Sunday, January 16, 2011

I have a daughter

If I had told you that with my actual voice (as opposed to my written one), there's a 97% chance that's as far as I'd get. I'd either get too choked up to finish and just look at you with tears in my eyes, hoping you'd fill in the rest, or actually start crying mid-sentence and try to finish but you'd still have to figure out the rest.

So, to keep this blog authentic, I'll leave it there for now.

I won't leave you with nothing, though. As part of God's amazing gift of the entire story of Ayla, He brought me two blogs I don't usually read with words to get me through the labor and delivery process and shape the way I raise my girl.

Ann Voskamp is the new "who I want to be when I grow up." Here's a portion of her blog posted Monday:

“Remember?” I whisper it gentle. “You’re a bag of sand and there’s a hole in your toe — and the sand just keeps trickling out. Just let everything that comes on, trickle on through. Don’t hold on… Just breathe and let go.” All the torn places in a life show us to how let go.

And the work of birthing a child is the work of raising a child –  knowing how to let go. We breathe slow together, letting what He gives in this moment fill us, run through us, move on out into the world.

I don’t know how many times a day I still midwife myself and these children, “Just take a deep breath… Breathe. The beautiful labor over a child never ends. Our every breath is a murmuring of His name, YWHW.

These words couldn't have been more timely or more essential for me getting through the hours of labor, both naturally and medically induced.

Then, on Wednesday, shortly after I gave birth to a daughter who, by overwhelming popular opinion including my own, looks just like me, my friend Emily posted the link to this blog from titled Own Your Beauty: When Your Girl Looks Like You:

I know that she's a girl, and oh, girls are so good at being so hard on themselves. I want her to be really, really bad at that. I want her to always see what I do when I look at her. I want her to keep peering into the mirror with satisfaction, saying in the sweetest voice you've ever heard- "I look so pretty," and believing it. Not just when she looks at herself in certain light either, at a certain angle, when her hair is having a particularly amazing day.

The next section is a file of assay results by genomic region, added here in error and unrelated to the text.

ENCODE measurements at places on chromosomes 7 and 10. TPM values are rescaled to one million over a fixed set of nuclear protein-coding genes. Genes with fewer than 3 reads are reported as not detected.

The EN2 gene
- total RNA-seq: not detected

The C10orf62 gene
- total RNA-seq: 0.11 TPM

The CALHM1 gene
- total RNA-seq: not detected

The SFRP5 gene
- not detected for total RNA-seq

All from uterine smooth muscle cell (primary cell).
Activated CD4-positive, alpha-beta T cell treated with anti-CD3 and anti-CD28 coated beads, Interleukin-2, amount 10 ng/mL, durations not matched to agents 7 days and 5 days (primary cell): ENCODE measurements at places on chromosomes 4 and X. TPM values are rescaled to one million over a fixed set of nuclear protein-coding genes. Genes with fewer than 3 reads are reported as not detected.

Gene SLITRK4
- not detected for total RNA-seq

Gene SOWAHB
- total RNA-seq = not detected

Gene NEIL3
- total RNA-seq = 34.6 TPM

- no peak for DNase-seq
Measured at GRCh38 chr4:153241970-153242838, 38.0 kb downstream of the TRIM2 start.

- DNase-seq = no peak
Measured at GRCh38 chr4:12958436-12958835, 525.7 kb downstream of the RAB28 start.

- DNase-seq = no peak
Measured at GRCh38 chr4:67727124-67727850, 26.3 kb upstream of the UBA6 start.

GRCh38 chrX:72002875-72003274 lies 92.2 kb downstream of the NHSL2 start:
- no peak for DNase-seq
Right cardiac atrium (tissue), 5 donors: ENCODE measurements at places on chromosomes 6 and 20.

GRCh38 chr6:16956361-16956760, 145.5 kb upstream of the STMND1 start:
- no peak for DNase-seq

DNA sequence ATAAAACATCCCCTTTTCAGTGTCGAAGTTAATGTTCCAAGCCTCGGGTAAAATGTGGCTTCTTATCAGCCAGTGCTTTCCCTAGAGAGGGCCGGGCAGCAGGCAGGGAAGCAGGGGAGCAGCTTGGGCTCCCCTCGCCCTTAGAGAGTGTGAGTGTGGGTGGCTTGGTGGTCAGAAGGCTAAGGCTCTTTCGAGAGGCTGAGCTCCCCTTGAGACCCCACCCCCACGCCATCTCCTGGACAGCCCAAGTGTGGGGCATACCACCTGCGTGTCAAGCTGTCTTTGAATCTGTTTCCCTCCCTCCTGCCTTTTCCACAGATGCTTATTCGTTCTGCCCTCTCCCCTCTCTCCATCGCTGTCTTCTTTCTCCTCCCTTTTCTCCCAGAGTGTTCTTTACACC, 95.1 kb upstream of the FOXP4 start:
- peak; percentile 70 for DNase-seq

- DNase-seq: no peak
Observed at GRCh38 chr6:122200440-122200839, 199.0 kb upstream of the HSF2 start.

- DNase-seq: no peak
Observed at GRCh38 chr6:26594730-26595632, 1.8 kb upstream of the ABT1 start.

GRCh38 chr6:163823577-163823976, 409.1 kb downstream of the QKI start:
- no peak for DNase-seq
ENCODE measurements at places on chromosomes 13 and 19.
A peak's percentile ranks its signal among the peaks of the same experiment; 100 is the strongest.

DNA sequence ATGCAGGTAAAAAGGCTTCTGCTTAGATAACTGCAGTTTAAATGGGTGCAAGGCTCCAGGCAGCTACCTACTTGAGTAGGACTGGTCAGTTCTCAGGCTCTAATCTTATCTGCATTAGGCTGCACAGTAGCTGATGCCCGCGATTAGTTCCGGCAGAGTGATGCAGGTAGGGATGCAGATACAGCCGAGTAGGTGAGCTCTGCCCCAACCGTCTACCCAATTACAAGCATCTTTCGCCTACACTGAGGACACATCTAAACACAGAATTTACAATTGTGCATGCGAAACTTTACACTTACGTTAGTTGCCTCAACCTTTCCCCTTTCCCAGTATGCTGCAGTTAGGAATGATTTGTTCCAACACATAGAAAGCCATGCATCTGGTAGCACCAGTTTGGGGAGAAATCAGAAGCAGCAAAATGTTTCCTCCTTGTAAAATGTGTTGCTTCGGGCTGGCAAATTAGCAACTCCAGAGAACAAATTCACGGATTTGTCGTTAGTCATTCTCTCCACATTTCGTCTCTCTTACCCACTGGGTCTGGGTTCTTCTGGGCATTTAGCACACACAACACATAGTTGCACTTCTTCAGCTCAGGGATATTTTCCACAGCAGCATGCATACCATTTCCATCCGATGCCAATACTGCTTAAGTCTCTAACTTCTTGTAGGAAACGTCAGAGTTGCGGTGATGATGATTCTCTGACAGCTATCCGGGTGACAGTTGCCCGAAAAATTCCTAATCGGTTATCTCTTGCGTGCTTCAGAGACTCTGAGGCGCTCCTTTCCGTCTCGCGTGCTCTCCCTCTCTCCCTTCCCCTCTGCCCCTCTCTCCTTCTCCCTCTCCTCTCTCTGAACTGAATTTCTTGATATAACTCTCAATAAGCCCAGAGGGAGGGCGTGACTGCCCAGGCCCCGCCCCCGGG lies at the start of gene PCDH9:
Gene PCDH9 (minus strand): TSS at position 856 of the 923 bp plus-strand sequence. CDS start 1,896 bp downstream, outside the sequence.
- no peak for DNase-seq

Although those days are nice.

I've read it at least 20 times and still can't get through it without tearing up. I'm sure you'll hear more from me about this, or I will say something like, "You know that blog I linked to about having a daughter that looks like me? Yeah, I'm working on that."

Finally, because I'm feeling very mushy gushy right now, here's a sweet pic of my angel to close out your Sunday.


7 comments:

  1. She's so lovely, Anna. Kind of amazing how wonderful God is to give us such sweet little things.

    Be prepared to have all sorts of mushy feelings about your own mom now as you realize that she felt this way about you!

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  2. She's so sweet Anna. You're going to be an amazing mom.

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  3. She's just yummy! Kiss that little spot on her forehead right above her nose between her eyebrows for me. It's my favorite.
    I already love her so much too! :D

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  4. I get all teary-eyed every time I think of you all.

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  5. Anna Joy, saying CONGRATS seems so...little. I cried over this post. So happy for you and John. If you think your little angel girl has already changed your world, you just wait and see. You will discover things about yourself and God that you never knew possible. Enjoy every second!

    P.S. I too just started reading Ann Voskamp and the more I read the more I want. An inspiration to say the least. Obedient and humble.

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  6. LOVE LOVE LOVE those quotes..thanks Anna xxxx

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  7. oh Anna. I am so happy for you. what a moving post. and what a blessed baby to have such a caring mom as you.

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